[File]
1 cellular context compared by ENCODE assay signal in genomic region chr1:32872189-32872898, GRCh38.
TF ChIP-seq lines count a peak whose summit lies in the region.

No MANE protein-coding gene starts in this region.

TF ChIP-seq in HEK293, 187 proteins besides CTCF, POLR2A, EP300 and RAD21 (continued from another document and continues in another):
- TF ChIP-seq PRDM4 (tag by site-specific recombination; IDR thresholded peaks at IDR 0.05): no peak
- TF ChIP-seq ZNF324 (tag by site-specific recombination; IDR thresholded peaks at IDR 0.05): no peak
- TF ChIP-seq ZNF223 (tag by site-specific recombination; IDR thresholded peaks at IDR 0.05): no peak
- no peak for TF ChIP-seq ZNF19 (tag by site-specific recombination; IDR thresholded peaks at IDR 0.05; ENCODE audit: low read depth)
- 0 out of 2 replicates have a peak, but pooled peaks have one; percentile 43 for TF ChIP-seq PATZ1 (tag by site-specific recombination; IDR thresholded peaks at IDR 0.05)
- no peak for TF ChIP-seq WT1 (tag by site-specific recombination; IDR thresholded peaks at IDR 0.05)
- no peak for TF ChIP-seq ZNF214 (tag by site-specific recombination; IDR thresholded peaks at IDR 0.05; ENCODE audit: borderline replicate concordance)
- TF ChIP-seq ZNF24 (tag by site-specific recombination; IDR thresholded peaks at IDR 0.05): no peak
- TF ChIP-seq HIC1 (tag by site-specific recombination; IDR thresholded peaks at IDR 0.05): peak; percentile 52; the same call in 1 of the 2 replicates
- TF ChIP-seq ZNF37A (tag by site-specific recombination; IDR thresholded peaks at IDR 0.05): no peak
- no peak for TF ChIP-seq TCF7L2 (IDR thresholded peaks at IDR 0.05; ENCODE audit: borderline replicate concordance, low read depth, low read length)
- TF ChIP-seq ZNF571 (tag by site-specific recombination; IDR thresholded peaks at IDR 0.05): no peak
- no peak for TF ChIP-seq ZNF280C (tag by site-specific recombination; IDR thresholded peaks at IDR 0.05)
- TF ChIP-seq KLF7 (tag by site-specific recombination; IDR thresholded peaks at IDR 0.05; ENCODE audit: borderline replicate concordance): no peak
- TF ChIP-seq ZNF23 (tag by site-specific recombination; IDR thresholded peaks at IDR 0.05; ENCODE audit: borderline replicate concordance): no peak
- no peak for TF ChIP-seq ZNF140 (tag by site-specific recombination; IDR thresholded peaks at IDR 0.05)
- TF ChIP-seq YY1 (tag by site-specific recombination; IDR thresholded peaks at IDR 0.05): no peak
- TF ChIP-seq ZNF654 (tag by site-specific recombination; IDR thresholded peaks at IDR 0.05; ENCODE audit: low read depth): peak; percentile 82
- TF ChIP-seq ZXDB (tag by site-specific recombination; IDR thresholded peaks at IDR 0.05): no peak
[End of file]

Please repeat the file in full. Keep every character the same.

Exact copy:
1 cellular context compared by ENCODE assay signal in genomic region chr1:32872189-32872898, GRCh38.
TF ChIP-seq lines count a peak whose summit lies in the region.

No MANE protein-coding gene starts in this region.

TF ChIP-seq in HEK293, 187 proteins besides CTCF, POLR2A, EP300 and RAD21 (continued from another document and continues in another):
- TF ChIP-seq PRDM4 (tag by site-specific recombination; IDR thresholded peaks at IDR 0.05): no peak
- TF ChIP-seq ZNF324 (tag by site-specific recombination; IDR thresholded peaks at IDR 0.05): no peak
- TF ChIP-seq ZNF223 (tag by site-specific recombination; IDR thresholded peaks at IDR 0.05): no peak
- no peak for TF ChIP-seq ZNF19 (tag by site-specific recombination; IDR thresholded peaks at IDR 0.05; ENCODE audit: low read depth)
- 0 out of 2 replicates have a peak, but pooled peaks have one; percentile 43 for TF ChIP-seq PATZ1 (tag by site-specific recombination; IDR thresholded peaks at IDR 0.05)
- no peak for TF ChIP-seq WT1 (tag by site-specific recombination; IDR thresholded peaks at IDR 0.05)
- no peak for TF ChIP-seq ZNF214 (tag by site-specific recombination; IDR thresholded peaks at IDR 0.05; ENCODE audit: borderline replicate concordance)
- TF ChIP-seq ZNF24 (tag by site-specific recombination; IDR thresholded peaks at IDR 0.05): no peak
- TF ChIP-seq HIC1 (tag by site-specific recombination; IDR thresholded peaks at IDR 0.05): peak; percentile 52; the same call in 1 of the 2 replicates
- TF ChIP-seq ZNF37A (tag by site-specific recombination; IDR thresholded peaks at IDR 0.05): no peak
- no peak for TF ChIP-seq TCF7L2 (IDR thresholded peaks at IDR 0.05; ENCODE audit: borderline replicate concordance, low read depth, low read length)
- TF ChIP-seq ZNF571 (tag by site-specific recombination; IDR thresholded peaks at IDR 0.05): no peak
- no peak for TF ChIP-seq ZNF280C (tag by site-specific recombination; IDR thresholded peaks at IDR 0.05)
- TF ChIP-seq KLF7 (tag by site-specific recombination; IDR thresholded peaks at IDR 0.05; ENCODE audit: borderline replicate concordance): no peak
- TF ChIP-seq ZNF23 (tag by site-specific recombination; IDR thresholded peaks at IDR 0.05; ENCODE audit: borderline replicate concordance): no peak
- no peak for TF ChIP-seq ZNF140 (tag by site-specific recombination; IDR thresholded peaks at IDR 0.05)
- TF ChIP-seq YY1 (tag by site-specific recombination; IDR thresholded peaks at IDR 0.05): no peak
- TF ChIP-seq ZNF654 (tag by site-specific recombination; IDR thresholded peaks at IDR 0.05; ENCODE audit: low read depth): peak; percentile 82
- TF ChIP-seq ZXDB (tag by site-specific recombination; IDR thresholded peaks at IDR 0.05): no peak